So what are the differences between the words: Through, and Across?
Here are some examples of how to use each of them:
You drive through a tunnel, but you drive across a desert.
You can also walk across a road, or cross over a brige.
So what's the difference?
Well, the word: Through, is used when we are talking about closed, or semi-closed spaces, such as a tunnel, a forest, or park full of trees.
The word: Across, is used when we are talking about open or semi-open spaces which are flat, such as a desert, a road, or a park without trees.
And the words: Cross over, are used when we are talking about open or semi-open spaces, and when the action we do has an upward curve to it.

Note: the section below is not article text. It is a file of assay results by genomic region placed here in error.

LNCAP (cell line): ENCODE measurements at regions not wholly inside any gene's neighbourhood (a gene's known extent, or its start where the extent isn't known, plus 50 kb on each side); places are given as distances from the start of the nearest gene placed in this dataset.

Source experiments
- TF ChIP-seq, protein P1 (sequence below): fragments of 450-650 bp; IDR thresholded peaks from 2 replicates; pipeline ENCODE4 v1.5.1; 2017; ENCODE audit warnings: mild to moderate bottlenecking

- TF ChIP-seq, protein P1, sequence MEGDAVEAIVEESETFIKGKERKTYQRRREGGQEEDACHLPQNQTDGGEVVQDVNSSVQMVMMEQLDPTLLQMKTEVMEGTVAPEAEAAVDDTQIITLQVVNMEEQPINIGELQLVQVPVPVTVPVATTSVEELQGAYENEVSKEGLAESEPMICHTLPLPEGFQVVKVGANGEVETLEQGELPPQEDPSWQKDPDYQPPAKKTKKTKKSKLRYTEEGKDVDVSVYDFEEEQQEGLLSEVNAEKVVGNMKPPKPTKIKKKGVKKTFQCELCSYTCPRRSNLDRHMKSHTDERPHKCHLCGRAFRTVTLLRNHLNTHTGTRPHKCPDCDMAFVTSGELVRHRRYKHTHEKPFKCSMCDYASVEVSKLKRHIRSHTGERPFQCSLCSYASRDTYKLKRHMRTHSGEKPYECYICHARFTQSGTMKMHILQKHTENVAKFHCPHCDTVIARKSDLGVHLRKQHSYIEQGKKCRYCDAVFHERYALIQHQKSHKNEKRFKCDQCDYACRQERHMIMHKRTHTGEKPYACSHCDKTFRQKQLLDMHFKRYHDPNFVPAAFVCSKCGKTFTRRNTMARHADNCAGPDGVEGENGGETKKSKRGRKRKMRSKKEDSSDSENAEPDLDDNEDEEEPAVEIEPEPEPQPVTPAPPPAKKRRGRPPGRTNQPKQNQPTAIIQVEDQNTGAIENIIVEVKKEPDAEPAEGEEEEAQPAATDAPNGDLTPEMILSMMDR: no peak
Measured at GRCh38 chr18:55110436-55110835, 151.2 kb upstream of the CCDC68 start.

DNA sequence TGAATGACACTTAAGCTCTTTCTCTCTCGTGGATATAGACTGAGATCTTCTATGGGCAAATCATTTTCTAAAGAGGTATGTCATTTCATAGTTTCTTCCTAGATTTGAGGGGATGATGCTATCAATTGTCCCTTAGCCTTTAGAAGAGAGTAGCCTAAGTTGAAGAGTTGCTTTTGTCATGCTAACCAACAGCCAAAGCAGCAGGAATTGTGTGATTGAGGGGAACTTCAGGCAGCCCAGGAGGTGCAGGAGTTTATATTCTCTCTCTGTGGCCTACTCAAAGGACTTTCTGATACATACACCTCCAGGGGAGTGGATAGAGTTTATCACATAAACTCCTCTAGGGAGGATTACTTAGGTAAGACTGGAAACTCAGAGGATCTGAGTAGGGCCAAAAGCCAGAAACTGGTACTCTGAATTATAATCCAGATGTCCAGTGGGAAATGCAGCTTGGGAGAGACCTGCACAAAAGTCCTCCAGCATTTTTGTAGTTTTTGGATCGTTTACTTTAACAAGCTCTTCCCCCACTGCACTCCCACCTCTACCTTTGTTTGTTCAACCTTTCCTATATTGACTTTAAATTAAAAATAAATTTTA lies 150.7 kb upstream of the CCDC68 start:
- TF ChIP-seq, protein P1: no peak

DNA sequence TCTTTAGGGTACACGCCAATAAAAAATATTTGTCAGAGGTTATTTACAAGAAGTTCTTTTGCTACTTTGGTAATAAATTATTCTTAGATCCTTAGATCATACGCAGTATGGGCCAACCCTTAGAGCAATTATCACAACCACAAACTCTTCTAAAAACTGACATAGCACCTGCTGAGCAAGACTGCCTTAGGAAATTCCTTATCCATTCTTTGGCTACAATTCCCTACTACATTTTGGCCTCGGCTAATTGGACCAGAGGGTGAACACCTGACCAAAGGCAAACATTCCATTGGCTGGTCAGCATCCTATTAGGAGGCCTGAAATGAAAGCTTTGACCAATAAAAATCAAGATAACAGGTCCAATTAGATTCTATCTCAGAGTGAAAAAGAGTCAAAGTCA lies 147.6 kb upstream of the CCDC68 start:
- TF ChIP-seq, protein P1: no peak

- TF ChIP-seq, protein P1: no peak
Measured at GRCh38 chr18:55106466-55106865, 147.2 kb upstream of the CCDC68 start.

For example, you cross over a bridge because bridges are often curved upwards.
So do you walk through a park, or do you walk across it?
Well, you can say both.
If you say: I walked through a park. This means that the park had trees in it, therefore, it was a semi-closed space.
But if you say: I walked across a park. This means that the park was an open space, and it didn't have any trees in it.
Isn't that just amazing?!
English is great in that way because you can give extra pieces of information, without even saying them!
And that's the end of this lesson!
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